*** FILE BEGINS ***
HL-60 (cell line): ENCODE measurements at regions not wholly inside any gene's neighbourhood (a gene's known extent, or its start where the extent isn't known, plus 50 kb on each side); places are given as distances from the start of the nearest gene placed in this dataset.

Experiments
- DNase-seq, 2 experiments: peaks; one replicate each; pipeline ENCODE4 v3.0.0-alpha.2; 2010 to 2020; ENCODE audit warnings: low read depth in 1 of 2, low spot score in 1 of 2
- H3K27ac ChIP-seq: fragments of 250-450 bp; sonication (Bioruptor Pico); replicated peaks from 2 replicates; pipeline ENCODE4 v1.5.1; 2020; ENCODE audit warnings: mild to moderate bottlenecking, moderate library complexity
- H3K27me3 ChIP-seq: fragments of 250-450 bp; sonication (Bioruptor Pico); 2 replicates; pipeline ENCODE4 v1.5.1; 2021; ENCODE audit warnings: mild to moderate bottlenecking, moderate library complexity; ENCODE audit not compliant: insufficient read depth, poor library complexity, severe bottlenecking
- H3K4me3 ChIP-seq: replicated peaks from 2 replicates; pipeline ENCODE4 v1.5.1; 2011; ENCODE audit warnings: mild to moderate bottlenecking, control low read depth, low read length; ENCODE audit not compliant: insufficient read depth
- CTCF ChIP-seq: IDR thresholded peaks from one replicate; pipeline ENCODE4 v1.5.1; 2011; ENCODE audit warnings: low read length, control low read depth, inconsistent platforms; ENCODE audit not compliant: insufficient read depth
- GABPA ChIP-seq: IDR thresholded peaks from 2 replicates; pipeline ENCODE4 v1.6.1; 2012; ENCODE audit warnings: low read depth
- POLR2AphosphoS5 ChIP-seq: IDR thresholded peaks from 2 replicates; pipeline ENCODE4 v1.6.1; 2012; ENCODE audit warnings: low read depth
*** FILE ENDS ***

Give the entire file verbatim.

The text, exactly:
HL-60 (cell line): ENCODE measurements at regions not wholly inside any gene's neighbourhood (a gene's known extent, or its start where the extent isn't known, plus 50 kb on each side); places are given as distances from the start of the nearest gene placed in this dataset.

Experiments
- DNase-seq, 2 experiments: peaks; one replicate each; pipeline ENCODE4 v3.0.0-alpha.2; 2010 to 2020; ENCODE audit warnings: low read depth in 1 of 2, low spot score in 1 of 2
- H3K27ac ChIP-seq: fragments of 250-450 bp; sonication (Bioruptor Pico); replicated peaks from 2 replicates; pipeline ENCODE4 v1.5.1; 2020; ENCODE audit warnings: mild to moderate bottlenecking, moderate library complexity
- H3K27me3 ChIP-seq: fragments of 250-450 bp; sonication (Bioruptor Pico); 2 replicates; pipeline ENCODE4 v1.5.1; 2021; ENCODE audit warnings: mild to moderate bottlenecking, moderate library complexity; ENCODE audit not compliant: insufficient read depth, poor library complexity, severe bottlenecking
- H3K4me3 ChIP-seq: replicated peaks from 2 replicates; pipeline ENCODE4 v1.5.1; 2011; ENCODE audit warnings: mild to moderate bottlenecking, control low read depth, low read length; ENCODE audit not compliant: insufficient read depth
- CTCF ChIP-seq: IDR thresholded peaks from one replicate; pipeline ENCODE4 v1.5.1; 2011; ENCODE audit warnings: low read length, control low read depth, inconsistent platforms; ENCODE audit not compliant: insufficient read depth
- GABPA ChIP-seq: IDR thresholded peaks from 2 replicates; pipeline ENCODE4 v1.6.1; 2012; ENCODE audit warnings: low read depth
- POLR2AphosphoS5 ChIP-seq: IDR thresholded peaks from 2 replicates; pipeline ENCODE4 v1.6.1; 2012; ENCODE audit warnings: low read depth